Ex-Russian spy drama: what we know


London (AFP)

A retired Russian double agent was leading a seemingly peaceful life in rural Britain when he and his visiting daughter were targeted in a nerve agent attack.

Here is what we know about the Sergei Skripal affair.

Who is Sergei Skripal?

A former colonel in the Russian military intelligence service, Sergei Skripal was accused of "high treason" in 2006 for selling information to Britain and sentenced to 13 years in prison.

In 2010, he benefited from a spy swap between Moscow on the one side and London and Washington on the other.

In a highly unusual move, Russia agreed to release a double agent arrested in its territory, but received 10 Russian spies released by Washington in exchange.

His new life

The former agent settled in the small city of Salisbury, south-west of London, best known for its medieval cathedral.

Here he lived an apparently unremarkable existence, setting up home in a modest red-brick suburban housing estate.

A surveillance video of Skripal captured days before the attack showed him buying milk and bacon at his local shop, where he would come "a couple of times a week" to buy scratchcards, shop owner Ebru Ozturk told the Mirror.

But another Russian exile, Valery Morozov, told British media that he had not stopped his espionage activities and was working in cyber-security.

What happened on March 4?

Skripal and his daughter Yulia, who was visiting from Russia, had lunch at Italian restaurant Zizzi before heading to The Mill pub for a drink.

A few hours later, several witnesses spotted them on a bench near the Maltings shopping mall, visibly ill.

One of them had vomited, while Sergei Skripal had glazed eyes and was shaking his hands towards the sky.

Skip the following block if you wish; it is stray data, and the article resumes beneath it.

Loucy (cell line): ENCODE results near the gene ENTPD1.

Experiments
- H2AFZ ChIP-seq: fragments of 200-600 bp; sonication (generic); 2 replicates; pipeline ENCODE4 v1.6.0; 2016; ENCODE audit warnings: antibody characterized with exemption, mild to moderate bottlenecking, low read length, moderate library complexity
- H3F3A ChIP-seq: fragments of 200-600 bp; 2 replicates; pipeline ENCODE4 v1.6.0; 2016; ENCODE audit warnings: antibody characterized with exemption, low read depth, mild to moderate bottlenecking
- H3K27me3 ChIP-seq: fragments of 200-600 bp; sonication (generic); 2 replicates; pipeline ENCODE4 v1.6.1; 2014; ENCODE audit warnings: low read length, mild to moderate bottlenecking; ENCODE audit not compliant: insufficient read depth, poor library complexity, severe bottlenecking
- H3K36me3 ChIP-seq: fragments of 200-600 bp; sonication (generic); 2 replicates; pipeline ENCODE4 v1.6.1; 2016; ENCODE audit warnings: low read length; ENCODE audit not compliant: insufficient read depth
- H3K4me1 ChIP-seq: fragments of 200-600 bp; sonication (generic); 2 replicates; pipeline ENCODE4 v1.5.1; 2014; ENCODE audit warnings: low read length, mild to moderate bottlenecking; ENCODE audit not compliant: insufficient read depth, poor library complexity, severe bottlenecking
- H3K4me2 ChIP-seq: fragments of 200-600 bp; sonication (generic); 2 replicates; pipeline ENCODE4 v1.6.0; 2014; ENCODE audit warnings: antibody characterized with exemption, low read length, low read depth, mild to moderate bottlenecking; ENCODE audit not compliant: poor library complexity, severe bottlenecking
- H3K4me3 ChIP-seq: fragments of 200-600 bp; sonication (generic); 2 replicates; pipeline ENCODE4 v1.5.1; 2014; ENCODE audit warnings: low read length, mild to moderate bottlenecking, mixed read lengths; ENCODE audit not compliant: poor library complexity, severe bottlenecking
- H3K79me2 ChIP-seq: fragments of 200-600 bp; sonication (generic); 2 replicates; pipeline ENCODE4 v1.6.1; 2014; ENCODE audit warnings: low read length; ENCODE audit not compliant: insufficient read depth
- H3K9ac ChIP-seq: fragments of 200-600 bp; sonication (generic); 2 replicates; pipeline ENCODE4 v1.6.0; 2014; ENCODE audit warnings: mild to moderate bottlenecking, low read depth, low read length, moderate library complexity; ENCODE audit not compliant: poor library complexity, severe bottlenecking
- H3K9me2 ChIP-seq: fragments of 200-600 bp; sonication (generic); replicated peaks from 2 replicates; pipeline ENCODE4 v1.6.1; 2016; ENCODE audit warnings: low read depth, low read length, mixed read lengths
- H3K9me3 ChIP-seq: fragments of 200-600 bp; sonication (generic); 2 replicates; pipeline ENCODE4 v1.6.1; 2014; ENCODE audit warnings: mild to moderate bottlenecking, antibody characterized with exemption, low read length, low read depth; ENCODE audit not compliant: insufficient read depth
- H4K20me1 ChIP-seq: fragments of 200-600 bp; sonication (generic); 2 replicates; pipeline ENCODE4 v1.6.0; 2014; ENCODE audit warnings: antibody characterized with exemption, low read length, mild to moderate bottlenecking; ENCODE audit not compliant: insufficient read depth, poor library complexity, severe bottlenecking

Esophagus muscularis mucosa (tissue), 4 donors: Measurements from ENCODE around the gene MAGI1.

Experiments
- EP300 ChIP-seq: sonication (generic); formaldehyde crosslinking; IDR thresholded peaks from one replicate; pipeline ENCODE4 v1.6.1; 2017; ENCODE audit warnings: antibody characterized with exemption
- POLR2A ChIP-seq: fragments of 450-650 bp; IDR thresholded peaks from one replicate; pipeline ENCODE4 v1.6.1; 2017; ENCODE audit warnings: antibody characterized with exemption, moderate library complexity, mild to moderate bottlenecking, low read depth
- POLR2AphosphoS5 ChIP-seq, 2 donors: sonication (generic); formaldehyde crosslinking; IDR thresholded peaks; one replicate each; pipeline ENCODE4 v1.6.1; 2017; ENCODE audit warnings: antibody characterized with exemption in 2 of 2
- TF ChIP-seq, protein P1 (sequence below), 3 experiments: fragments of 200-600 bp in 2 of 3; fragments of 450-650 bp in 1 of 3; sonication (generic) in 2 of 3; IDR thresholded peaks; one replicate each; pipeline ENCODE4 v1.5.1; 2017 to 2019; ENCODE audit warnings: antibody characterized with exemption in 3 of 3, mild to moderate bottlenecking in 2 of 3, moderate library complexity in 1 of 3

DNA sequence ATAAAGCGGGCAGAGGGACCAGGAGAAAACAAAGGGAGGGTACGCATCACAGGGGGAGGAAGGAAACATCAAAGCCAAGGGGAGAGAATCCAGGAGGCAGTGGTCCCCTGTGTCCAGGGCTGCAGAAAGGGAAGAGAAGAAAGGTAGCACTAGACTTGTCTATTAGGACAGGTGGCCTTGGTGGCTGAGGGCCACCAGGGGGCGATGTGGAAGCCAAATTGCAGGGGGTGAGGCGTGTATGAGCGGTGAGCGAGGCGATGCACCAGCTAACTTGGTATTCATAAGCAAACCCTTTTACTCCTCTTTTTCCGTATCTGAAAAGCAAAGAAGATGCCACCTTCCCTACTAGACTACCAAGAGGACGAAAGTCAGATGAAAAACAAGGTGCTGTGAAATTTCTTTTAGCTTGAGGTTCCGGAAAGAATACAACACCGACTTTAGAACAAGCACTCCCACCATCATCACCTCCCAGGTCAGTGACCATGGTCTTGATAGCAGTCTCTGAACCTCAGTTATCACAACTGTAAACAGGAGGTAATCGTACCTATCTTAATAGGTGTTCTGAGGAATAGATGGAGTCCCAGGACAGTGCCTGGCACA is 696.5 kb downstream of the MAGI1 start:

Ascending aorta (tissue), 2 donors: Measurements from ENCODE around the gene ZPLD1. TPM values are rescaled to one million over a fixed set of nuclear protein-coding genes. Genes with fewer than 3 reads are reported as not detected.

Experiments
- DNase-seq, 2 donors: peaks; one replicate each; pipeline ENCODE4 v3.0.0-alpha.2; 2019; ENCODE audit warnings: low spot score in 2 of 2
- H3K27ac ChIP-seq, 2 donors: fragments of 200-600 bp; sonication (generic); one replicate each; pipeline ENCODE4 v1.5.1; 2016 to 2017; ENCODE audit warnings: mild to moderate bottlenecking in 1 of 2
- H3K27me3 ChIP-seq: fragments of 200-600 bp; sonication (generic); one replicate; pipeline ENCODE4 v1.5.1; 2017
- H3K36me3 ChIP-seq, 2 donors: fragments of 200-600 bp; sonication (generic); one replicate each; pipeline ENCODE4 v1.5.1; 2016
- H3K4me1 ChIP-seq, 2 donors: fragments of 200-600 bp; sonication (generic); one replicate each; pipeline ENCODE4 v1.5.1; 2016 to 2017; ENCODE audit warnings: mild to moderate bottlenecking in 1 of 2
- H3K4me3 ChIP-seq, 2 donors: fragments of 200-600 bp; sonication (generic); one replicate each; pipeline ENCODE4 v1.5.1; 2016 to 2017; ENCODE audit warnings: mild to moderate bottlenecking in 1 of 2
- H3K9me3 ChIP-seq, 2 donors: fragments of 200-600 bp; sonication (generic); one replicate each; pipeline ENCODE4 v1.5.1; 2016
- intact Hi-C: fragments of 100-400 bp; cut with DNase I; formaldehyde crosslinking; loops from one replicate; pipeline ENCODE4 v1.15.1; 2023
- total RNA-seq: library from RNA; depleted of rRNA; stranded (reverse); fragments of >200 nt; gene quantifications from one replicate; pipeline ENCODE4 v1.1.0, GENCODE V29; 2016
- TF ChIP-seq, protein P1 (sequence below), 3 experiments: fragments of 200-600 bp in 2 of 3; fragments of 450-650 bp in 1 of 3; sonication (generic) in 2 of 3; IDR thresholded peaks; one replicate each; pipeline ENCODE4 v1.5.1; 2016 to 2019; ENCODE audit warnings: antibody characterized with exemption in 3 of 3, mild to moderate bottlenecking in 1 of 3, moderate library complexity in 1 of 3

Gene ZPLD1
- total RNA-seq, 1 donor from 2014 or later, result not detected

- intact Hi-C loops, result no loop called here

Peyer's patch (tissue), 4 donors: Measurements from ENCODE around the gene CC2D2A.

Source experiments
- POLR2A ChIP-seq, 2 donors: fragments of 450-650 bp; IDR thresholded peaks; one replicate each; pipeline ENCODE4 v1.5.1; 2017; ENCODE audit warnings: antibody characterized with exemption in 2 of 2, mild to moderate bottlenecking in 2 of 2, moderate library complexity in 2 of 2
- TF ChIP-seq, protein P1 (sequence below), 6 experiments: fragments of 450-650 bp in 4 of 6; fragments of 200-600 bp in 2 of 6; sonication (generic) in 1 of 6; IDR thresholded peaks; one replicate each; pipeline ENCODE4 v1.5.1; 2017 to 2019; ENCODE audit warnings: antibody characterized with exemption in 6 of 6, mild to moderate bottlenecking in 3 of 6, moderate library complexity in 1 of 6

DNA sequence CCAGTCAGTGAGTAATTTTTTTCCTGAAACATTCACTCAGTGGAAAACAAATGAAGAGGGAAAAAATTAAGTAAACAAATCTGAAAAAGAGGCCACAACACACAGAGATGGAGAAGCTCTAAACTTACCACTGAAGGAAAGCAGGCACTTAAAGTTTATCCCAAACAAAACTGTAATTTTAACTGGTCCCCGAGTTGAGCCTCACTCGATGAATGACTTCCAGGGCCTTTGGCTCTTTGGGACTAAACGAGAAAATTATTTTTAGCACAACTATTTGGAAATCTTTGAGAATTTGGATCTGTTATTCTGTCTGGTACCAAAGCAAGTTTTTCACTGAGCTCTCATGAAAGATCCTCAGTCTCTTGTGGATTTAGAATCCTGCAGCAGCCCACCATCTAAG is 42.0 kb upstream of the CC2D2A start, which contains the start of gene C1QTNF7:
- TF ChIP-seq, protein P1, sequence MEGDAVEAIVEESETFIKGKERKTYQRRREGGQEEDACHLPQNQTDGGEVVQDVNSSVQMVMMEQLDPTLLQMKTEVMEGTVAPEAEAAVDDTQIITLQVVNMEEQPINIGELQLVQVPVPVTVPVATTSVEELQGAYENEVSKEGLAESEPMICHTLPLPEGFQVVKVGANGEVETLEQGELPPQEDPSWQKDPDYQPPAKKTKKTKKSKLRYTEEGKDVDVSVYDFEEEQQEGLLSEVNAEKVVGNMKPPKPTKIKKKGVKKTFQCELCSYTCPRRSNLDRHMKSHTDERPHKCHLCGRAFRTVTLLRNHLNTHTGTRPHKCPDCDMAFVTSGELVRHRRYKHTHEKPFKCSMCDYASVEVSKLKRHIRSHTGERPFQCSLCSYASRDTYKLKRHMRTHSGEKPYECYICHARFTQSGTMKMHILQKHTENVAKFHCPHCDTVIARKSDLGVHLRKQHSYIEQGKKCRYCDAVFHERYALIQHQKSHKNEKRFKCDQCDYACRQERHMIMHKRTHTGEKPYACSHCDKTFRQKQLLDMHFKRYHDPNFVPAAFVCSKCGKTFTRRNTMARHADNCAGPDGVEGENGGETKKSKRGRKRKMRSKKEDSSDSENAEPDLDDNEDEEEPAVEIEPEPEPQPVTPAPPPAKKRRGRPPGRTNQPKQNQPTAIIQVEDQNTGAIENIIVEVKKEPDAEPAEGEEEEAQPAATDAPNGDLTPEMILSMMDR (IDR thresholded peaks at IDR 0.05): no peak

After a witness called the police, the pair were immediately taken to hospital, where they remain in a critical condition.

The first police officer to come into contact with the pair was also hospitalised, and remains in a serious condition.

What substance was used?

Police moved quickly to take samples after isolating the area and closing the restaurant and pub where the father and daughter visited.

Experts at Porton Down laboratories have identified the substance used as a military-grade nerve agent "of a type developed by Russia", and part of a group of such agents known as Novichok, according to British Prime Minister Theresa May.

On Monday she gave Moscow until the end of Tuesday to "provide full and complete disclosure of the Novichok programme" to the Organisation for the Prohibition of Chemical Weapons.

It is the implementing body of the Chemical Weapons Convention, which entered into force in 1997 and has 192 member states.

May did not detail how the dose of the nerve agent was administered, telling lawmakers it remained under police investigation.

British media, which reported a table in Zizzi was so contaminated it had to be destroyed, has been rife with speculation on whether the poison was sprayed on the couple, secreted in food or drink or brought unknowingly by Yulia in a package.

Who is responsible?

May told British members of parliament on Monday that it was "highly likely" that Moscow was behind the poisoning.

"The Government has concluded that it is highly likely that Russia was responsible for the act against Sergei and Yulia Skripal," May said.

She added Britain had reached the verdict based on its knowledge that Russia had previously produced the agent and could still do so, the country's "record of conducting state-sponsored assassinations" and its analysis that Moscow views some defectors as legitimate targets for killing.

The case of Alexander Litvinenko, a Russian dissident who died of Polonium poisoning in a 2006 attack attributed to Moscow, is still fresh in the memory for many in Britain.

Foreign minister Boris Johnson, Britain's top diplomat, said he saw "echoes" of Litvinenko in the Skripal case, provoking anger in Moscow, which has repeatedly maintained its innocence in all the accusations.